Re: The Oct. 11 paid political advertisement: "Under the George W. Bush Tax Plan, the Rich Get Richer. Eight Nobel Laureates and Over 300 Economists Agree: The Bush Plan is Bad for America's Working Families."

    The advertisement causes me greater concern for the well-being of our institutions of higher learning in America than it does for anything in regard to the presidential race.

    The ad is fraught with fallacious reasoning. It does this by ignoring the fact that most Americans are relatively rich. The ad appeals to the basest of human motives: envy, an approach to living that all Americans should avoid, especially those American educators in positions of powerful influence over the young minds of the future.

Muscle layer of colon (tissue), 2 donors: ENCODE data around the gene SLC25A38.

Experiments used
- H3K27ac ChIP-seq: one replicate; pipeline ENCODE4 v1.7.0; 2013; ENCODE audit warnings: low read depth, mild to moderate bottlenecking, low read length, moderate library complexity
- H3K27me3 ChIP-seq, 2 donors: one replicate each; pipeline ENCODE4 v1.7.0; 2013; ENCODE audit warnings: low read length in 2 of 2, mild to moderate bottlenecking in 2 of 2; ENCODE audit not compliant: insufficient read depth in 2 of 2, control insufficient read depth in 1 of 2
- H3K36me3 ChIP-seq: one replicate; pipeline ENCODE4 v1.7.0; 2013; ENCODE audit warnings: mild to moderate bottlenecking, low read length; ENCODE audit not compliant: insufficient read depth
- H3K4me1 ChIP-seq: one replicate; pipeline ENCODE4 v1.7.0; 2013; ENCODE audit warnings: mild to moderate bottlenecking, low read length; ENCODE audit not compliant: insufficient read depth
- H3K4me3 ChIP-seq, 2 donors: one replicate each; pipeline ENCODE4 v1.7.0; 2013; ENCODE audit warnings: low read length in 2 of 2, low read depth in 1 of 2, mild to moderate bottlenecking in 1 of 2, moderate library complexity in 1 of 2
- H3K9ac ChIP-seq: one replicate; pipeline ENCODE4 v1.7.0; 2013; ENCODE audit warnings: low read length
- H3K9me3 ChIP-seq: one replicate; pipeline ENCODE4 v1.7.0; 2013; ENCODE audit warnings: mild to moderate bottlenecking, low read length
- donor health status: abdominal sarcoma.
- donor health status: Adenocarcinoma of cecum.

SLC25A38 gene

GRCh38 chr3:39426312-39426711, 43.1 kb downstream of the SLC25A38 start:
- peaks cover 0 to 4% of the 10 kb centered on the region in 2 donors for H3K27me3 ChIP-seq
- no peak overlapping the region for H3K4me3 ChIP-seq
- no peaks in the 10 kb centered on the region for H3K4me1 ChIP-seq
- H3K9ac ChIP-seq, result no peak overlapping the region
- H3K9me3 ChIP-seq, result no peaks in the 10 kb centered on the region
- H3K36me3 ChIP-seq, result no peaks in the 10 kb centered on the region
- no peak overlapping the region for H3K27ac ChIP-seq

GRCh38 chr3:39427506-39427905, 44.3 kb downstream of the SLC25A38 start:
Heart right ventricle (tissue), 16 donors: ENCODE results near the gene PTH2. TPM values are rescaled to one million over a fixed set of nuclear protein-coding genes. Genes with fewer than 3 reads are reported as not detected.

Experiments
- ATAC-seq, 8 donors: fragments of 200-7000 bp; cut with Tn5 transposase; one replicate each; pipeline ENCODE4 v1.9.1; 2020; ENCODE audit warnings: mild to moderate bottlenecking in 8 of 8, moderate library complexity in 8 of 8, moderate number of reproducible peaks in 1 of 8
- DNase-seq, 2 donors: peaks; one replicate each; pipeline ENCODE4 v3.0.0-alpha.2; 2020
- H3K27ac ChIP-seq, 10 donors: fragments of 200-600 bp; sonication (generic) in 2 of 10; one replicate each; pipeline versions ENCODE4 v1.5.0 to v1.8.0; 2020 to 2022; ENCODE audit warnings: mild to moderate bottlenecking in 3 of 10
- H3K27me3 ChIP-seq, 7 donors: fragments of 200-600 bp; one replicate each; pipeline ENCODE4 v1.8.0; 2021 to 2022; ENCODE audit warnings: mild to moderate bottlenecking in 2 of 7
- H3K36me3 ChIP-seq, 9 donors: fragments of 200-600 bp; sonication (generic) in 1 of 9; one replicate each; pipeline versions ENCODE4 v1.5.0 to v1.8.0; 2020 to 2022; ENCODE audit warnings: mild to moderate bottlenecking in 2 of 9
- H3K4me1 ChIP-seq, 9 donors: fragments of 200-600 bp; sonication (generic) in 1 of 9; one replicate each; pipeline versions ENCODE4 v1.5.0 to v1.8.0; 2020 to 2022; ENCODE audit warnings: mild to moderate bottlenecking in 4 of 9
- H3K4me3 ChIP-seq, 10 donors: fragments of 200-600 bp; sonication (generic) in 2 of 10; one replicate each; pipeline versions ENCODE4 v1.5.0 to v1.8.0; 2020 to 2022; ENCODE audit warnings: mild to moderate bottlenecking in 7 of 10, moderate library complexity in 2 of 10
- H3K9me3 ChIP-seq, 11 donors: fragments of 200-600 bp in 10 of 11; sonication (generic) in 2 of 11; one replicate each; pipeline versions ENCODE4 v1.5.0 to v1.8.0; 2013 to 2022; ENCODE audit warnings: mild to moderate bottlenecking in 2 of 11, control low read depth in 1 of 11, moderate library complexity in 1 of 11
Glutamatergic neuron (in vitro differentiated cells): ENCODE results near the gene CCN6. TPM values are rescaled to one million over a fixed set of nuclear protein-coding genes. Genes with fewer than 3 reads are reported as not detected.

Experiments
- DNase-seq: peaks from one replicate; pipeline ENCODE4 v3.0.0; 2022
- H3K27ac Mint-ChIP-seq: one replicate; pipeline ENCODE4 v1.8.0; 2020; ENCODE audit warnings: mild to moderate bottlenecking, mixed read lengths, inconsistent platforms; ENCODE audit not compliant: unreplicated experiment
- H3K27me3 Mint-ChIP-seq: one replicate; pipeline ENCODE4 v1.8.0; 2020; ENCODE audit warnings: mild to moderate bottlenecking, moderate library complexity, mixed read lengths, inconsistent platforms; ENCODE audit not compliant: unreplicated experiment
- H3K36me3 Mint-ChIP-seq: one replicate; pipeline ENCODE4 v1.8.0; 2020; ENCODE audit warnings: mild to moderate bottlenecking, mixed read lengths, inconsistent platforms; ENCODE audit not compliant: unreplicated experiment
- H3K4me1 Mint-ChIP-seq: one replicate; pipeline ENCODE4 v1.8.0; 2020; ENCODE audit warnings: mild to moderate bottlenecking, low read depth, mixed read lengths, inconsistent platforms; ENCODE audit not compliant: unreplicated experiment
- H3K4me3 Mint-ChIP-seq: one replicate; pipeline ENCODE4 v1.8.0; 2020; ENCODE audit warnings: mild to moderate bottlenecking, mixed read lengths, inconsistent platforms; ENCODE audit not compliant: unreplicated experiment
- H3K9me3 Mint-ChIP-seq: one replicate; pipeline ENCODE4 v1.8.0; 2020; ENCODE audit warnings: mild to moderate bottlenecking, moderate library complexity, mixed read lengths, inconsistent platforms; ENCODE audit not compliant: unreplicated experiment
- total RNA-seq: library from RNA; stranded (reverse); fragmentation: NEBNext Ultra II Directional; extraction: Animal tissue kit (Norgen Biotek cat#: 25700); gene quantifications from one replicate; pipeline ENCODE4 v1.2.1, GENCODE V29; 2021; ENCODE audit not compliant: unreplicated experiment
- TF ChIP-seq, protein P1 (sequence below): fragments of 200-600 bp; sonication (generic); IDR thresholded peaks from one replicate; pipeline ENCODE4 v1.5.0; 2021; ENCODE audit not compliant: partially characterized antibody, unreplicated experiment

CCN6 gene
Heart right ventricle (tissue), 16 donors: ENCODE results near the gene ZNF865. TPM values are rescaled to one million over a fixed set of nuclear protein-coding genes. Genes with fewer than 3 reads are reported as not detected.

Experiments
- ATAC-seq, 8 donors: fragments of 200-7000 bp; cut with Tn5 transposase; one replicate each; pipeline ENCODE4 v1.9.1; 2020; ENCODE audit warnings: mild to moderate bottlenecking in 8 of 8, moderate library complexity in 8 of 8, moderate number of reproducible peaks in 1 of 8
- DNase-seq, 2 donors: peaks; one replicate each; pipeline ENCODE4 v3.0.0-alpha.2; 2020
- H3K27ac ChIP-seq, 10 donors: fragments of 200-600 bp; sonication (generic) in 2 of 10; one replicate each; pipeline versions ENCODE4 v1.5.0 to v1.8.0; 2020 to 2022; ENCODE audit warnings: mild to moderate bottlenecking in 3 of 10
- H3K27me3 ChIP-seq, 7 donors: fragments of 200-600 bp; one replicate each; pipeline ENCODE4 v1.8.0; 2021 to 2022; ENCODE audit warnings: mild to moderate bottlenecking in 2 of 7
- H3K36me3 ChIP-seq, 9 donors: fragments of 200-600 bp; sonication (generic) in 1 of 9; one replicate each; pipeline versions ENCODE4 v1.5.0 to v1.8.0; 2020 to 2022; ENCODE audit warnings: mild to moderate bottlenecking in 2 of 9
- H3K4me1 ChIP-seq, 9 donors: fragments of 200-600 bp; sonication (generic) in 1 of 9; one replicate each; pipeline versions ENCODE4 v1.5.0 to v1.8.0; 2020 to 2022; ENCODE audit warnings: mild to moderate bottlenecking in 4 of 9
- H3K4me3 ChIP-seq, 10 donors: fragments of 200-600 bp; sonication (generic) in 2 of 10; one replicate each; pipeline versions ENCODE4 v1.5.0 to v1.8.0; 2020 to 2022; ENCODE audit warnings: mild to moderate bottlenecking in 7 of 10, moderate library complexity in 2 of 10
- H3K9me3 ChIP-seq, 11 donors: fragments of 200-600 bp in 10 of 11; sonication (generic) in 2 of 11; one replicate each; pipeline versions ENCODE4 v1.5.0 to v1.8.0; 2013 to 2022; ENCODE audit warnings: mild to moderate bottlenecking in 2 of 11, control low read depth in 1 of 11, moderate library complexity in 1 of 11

The ad ignores the fact that the Bush plan cuts taxes for every economic class of individuals. The ad implies that middle-class families will suffer as a result of Bush's proposed tax cuts. In praising Al Gore's proposed middle-class targeted tax cuts, the ad makes no mention of those same promises made by the Clinton-Gore administration over the last eight years and never kept.

    The educators' endorsement of the ad suggests to me a refusal to look at all the facts and a willingness to adopt generalizations based on preconceived templates of political ideology: a position most unworthy of scholars worth their salt. Their position does not do credit to the great institutions they represent and should give Americans pause before they decide which university to attend.